Today I want to highlight the difference between a Vision statement, Mission statement, and Core Values. These three are constantly confused with one another. I’ve seen mission statements called vision statements and vision statements called mission statements.

When it comes to moving your life, ministry, or organization forward, these three elements are non-negotiable, but if you’ve never had anyone explain the difference between the three, the whole thing can seem little bit intimidating so more often than not, a lot of people don’t even bother. In this post I want to clear up the confusion.

(At the end of this post I’ve included a few helpful resources that might help you cultivate your own Vision, Mission, and Core Values.)


A vision statement is simply a snap shot of where you believe you’re called and created to go.

It’s a picture of the destination or the ultimate finish line if you will. It gives you something to aim your life and leadership at. Your vision statement must be short and sweet; ideally one sentence. If it’s too long, both you and those following you will never remember it making it almost impossible to take ownership of that vision.


Your mission statement explains how you’re going to arrive at your destination (the vision). Think of it this way:

  • The Vision describes WHAT you’re going to accomplish.
  • Mission describes HOW you’re going to accomplish it.

Your Mission describes how you’re going to fulfill your vision and arrive at your ultimate destination. Like your vision statement, your Mission Statement must be concise and it must truly reflect whats in your heart. Fancy words won’t get the job done – it must reflect what you believe God’s called you to and created you for.


Your core values make up the DNA of your decision making process.

They help shape the culture of whatever it is you’re building (a family, ministry, or business). You may not currently have any core values written down, but guess what? You do have core values, their just unspoken. They may not all be healthy or productive, but right now you’re living and leading from a set of beliefs that govern your decision making process. The key is identifying the values that are going to truly reflect what matters most to you and are going to help you become who God’s calling you to become. They become your guiding principles; a sort of filter if you will for making decisions.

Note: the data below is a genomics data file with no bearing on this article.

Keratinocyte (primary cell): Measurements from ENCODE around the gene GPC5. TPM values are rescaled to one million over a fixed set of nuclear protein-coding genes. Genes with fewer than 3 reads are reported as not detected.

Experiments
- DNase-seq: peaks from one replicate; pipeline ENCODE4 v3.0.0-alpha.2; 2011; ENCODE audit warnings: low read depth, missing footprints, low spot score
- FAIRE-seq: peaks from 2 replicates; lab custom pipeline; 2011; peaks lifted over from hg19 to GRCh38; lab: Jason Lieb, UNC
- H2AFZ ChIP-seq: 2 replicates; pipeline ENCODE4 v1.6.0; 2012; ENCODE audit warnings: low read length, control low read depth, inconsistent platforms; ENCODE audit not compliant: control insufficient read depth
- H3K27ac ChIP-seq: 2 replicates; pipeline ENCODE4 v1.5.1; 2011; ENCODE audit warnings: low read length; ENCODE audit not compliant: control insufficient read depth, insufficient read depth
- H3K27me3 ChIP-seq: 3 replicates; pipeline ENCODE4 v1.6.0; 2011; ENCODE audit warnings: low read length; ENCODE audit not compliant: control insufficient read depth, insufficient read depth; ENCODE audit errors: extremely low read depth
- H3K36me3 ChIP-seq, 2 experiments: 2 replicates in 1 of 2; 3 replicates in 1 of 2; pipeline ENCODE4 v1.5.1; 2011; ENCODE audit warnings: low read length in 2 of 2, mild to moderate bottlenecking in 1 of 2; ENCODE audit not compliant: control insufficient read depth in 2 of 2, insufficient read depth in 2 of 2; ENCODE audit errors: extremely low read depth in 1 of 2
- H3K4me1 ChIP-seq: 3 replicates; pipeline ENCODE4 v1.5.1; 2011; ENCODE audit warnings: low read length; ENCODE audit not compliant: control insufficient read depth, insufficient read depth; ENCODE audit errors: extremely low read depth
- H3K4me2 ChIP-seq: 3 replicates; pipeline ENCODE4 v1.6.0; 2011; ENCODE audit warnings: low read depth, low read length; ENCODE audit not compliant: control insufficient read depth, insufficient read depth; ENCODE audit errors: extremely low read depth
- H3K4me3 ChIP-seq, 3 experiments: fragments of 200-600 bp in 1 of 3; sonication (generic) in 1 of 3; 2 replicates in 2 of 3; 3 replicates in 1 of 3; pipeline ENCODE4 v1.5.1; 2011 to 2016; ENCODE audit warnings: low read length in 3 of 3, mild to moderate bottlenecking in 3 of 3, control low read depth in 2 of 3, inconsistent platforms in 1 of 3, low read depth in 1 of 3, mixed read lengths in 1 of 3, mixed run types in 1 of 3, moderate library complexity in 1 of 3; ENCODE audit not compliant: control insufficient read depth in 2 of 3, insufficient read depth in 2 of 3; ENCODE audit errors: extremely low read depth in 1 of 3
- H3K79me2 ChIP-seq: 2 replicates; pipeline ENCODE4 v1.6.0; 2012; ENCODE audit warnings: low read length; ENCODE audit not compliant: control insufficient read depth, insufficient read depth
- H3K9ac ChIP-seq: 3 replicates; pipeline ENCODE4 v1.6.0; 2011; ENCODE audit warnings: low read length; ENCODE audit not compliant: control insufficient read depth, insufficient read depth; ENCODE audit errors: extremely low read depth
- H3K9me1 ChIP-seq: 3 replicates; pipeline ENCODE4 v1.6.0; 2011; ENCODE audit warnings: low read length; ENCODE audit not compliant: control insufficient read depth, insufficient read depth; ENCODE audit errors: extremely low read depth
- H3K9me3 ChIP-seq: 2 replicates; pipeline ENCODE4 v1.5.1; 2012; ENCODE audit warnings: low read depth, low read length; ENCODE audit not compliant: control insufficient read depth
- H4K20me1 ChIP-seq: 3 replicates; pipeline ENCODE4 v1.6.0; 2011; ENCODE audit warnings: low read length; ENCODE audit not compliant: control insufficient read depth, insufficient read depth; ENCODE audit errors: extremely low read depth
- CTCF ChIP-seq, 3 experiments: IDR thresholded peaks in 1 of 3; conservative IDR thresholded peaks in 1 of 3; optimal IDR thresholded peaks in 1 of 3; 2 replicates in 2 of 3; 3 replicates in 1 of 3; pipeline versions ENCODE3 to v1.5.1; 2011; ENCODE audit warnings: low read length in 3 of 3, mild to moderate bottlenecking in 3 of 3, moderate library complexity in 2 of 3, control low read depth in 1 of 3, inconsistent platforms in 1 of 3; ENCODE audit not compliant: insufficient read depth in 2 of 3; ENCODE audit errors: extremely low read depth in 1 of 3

Tip: Don’t have too many Core Values. Too many is like having none at all. In the past I’ve developed as many as twelve core values, but in my humble opinion, 12 may be a little too much. I recommend keeping it under 10 if at all possible.

To offer you a real life example of what Vision, Mission, and Core Values look like, I’ve included the ones we’ve prayerfully developed and adopted at Life Church International. I hope this helps bring some clarity.

The Vision Statement (The What)

To be a global ministry making a local impact through life giving ministry campuses.

The Mission Statement (The How)

Life Church International exists to reach people who are far from God and make life giving disciples of those that we reach.

The Core Values (The DNA)

  1. Jesus and His Presence. At LCI we’re intentional about cultivating and protecting an environment where people can experience the life giving presence of God.
  2. Lost People. It’s hard to pursue the lost and personal preferences at the same time. Therefore, at LCI we do ministry to reach people, not please people.
  3. Forward Thinking. We keep getting ready in order to stay ready. We continually develop leaders and structure LCI for where we’re going rather than where we are.
  4. Honor. Honor is the attitude of the house. We cultivate a culture of unity by speaking life over one another, respecting one another, forgiving one another quickly, and giving each other the benefit of the doubt.
  5. Excellence. At LCI we continually cultivate a culture of excellence. God gave us His best and so we strive to give God our best in everything we do.
  6. Big Dreams. Without faith it’s impossible to please God; therefore we dream big dreams that could never be accomplished without God’s help.
  7. Diversity. Since the Kingdom of God is diverse, we think the church should be also. At LCI we intentionally cultivate a ministry that is multi-ethnic, multi-racial, and multi-generational.
  8. Generosity. At LCI we believe that the church should be the most generous place on earth. You can give without loving, but you can’t love without giving.


Visoneering – by Andy Stanley

Values-Driven Leadership – by Aubrey Malphurs

Making Vision Stick – by Andy Stanley

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